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NASA Facts Living in the Space Shuttle

NASA Facts Living in the Space Shuttle

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Published by Bob Andrepont
NASA Facts booklet on living on the Space Shuttle
NASA Facts booklet on living on the Space Shuttle

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Published by: Bob Andrepont on Jan 06, 2011
Copyright:Attribution Non-commercial


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National Aeronautics andSpace Administration
Lyndon B. Johnson Space CenterFS-1995-08-001JSC
he idea that ordinary people would someday live andwork in space has fascinated science fiction fans as wellas serious scientists and engineers. NASA’s Space Shuttleis the first step in turning this dream into reality.The Space Shuttle is a reusable aerospace vehicle thattakes off like a rocket, can be maneuvered in space, and landslike an airplane.The spacecraft, called the orbiter, is about the size of aDC-9 commercial jetliner. The orbiter carries people and cargobetween the ground and Earth orbit. It can also be used as anobservation post in space and as a space platform for a fullyequipped laboratory for medical, scientific, engineering, andindustrial experiments.One of the key attributes of the Shuttle and its operation isthe relatively low g-force exerted on crew and passengers dur-ing launch and reentry. Launch and reentry forces are less than4 g’s — well within the limits which can be tolerated byhealthy people.Orbiter living accommodations are relatively comfortable.They incorporate advances made through nearly 2 decades of experimental manned space missions and an even longer periodof ground studies.
Airis PurerThan Earth’s
The orbiter’s air is cleaner than Earth’s, and hay fever suf-ferers will welcome its pollen-free atmosphere.Orbiter air pressure is the same as Earth’s at sea level:1,033 grams per square centimeter (14.7 pounds per squarefoot). Its air is made up of 80 percent nitrogen and 20 percentother gases such as argon and neon. The orbiter’s environmen-tal control system circulates air through filters to remove car-bon dioxide and other impurities. Excess moisture is alsoremoved, keeping humidity at comfortable levels. Temperaturein the orbiter can be regulated between 16 and 32 degreesCelsius (61 and 90 degrees Fahrenheit). The orbiter crewrequires only ordinary clothing. People can move about, work,and relax unencumbered by bulky space suits.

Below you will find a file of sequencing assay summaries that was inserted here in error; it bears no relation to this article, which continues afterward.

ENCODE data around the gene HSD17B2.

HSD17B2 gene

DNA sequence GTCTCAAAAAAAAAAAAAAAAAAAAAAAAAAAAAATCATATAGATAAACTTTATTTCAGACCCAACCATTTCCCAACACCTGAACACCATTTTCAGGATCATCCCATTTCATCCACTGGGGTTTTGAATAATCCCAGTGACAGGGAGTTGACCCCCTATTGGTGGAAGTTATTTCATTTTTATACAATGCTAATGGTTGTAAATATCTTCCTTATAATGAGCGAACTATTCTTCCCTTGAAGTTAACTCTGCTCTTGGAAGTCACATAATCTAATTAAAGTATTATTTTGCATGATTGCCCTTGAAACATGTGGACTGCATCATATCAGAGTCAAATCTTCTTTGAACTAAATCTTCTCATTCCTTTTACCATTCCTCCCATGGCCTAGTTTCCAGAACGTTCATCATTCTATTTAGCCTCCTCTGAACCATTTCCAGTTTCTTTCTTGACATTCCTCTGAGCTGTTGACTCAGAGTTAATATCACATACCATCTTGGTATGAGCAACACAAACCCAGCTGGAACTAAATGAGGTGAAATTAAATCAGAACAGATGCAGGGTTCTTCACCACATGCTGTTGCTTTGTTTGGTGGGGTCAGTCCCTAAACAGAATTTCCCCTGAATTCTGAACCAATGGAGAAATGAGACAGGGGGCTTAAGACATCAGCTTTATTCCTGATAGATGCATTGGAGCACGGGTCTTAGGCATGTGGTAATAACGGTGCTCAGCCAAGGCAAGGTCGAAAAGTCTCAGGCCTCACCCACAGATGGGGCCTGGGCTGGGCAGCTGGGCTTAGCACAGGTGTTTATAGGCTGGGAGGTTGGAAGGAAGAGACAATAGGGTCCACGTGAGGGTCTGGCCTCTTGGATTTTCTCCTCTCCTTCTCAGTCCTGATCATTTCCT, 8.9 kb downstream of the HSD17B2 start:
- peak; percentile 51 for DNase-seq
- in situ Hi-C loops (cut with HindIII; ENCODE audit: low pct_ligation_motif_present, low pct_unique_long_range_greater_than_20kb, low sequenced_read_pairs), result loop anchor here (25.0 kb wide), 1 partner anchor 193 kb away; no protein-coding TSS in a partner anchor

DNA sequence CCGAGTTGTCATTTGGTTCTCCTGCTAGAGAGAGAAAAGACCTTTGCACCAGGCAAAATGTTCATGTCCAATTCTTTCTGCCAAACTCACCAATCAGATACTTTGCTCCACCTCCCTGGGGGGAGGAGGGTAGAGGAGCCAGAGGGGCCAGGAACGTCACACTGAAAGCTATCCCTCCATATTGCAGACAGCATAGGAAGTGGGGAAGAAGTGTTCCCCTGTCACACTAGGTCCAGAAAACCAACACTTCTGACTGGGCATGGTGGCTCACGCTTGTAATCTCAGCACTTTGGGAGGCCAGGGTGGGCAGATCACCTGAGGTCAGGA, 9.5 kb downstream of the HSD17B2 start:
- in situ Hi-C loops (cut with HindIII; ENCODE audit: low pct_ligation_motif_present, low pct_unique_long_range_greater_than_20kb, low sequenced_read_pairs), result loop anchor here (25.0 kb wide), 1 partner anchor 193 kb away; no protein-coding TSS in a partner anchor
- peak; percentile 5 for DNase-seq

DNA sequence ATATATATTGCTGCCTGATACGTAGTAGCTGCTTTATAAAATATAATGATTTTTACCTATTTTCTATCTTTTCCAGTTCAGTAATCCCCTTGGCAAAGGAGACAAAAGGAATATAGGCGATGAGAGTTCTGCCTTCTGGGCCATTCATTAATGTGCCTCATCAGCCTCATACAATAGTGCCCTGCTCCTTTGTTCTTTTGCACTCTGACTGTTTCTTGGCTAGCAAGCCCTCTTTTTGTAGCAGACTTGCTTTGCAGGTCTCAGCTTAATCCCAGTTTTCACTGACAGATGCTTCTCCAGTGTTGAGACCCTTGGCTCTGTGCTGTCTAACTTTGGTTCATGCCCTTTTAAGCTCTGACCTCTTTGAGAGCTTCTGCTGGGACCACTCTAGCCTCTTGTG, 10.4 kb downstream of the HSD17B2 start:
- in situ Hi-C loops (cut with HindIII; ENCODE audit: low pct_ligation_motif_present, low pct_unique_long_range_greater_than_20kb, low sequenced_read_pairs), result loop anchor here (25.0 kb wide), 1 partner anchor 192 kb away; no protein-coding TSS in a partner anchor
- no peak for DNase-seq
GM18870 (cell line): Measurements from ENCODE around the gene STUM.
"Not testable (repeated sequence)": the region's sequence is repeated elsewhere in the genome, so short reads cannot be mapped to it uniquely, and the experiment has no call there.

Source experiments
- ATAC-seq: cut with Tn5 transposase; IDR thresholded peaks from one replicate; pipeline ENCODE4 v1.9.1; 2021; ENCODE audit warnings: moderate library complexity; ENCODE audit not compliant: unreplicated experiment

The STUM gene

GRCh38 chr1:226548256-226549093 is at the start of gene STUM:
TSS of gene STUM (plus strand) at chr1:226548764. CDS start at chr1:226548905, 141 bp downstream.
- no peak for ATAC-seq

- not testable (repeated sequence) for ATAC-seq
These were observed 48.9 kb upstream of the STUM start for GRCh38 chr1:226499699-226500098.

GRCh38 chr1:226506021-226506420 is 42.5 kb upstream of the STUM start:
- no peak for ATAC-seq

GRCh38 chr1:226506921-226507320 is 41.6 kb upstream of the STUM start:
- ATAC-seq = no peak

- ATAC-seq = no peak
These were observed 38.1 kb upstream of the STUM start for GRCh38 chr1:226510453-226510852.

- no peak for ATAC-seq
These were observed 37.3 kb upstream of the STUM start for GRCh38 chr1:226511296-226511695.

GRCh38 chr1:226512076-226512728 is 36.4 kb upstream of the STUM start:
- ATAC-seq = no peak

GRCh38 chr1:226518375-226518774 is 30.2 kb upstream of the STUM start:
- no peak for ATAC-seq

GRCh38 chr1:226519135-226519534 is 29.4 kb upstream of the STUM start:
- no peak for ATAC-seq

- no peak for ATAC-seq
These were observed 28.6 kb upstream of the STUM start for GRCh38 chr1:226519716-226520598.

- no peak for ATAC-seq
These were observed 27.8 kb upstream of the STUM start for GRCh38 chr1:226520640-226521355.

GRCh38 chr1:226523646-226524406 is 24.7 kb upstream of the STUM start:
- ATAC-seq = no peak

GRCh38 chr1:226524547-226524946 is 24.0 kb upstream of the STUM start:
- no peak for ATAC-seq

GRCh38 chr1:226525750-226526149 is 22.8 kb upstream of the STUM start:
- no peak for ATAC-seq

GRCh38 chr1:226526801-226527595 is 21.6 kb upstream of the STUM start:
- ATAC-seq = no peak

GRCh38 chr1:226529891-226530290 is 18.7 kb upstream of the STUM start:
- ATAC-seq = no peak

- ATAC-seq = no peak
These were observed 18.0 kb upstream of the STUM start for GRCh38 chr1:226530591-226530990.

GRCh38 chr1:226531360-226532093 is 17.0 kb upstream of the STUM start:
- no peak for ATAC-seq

An Attractive and Healthy Menu
Shuttle meals are tasty and nutritious. They can be eatenanywhere, although crew members normally congregate in themiddeck area for their meals. Trays holding the food can beattached to a crew member’s legs or to any orbiter surface withadhesive straps, removing the need for a table and chairs atmealtime. Meals are served in a special tray which separates
the different food containers and keeps them from lifting off and soaring around in the weightless cabin.Packages of food that have to be warmed are placed in thegalley oven before going into the tray. Hot and cold water areavailable for preparation of foods or beverages.Studies have shown that despite zero gravity, most foodscan be eaten with ordinary spoons and forks as long as thereare no sudden starts, stops, or spinning. As a result, dining inspace is almost like dining on Earth.The orbiter menu includes more than 70 food items and 20beverages. With so many different items, Shuttle travelers canhave varied menus every day for 6 days.Earth-bound chefs might envy orbiter meal preparation —one crewmember can ready meals for four people in about 5minutes.What are orbiter meals like? Atypical day’s menusinclude orange drink, peaches, scrambled eggs, sausage, cocoa,and a sweet roll for breakfast; cream of mushroom soup, hamand cheese sandwich, stewed tomatoes, banana, and cookiesfor lunch; and shrimp cocktail, beefsteak, broccoli au gratin,strawberries, pudding, and cocoa for dinner.Menus provide about 2,700 calories daily. Previous spacemissions demonstrated that astronauts need at least as manycalories in space as they do on Earth.The orbiter does not have a refrigerator. Most of theShuttle foods are preserved by dehydration, which savesweight and storage space. Water for rehydration is ample sinceit is a byproduct of the fuel cells which generate electricity.Some foods are thermostabilized, that is, they are heat steril-ized and then sealed in conventional cans or plastic pouches. Afew, such as cookies and nuts, are available in ready-to-eatform.
Eating utensils are cleaned with wet wipes. The differencebetween orbiter wet wipes and those used on Earth is that theorbiter’s contain a strong disinfectant.Sanitation is more important in the confines of the orbiterthan on Earth. Space studies have shown the population of somemicrobes can increase extraordinarily in a confined weightlessarea such as a spacecraft cabin. This could potentially spread ill-ness to everyone on board. As a result, not only eating compo-nents but also the dining area, the toilet, and sleeping areas areregularly cleaned. Since there are no washing machines in space,trousers (changed weekly), socks, shirts, and underwear(changed every 2 days) are sealed in airtight plastic bags after

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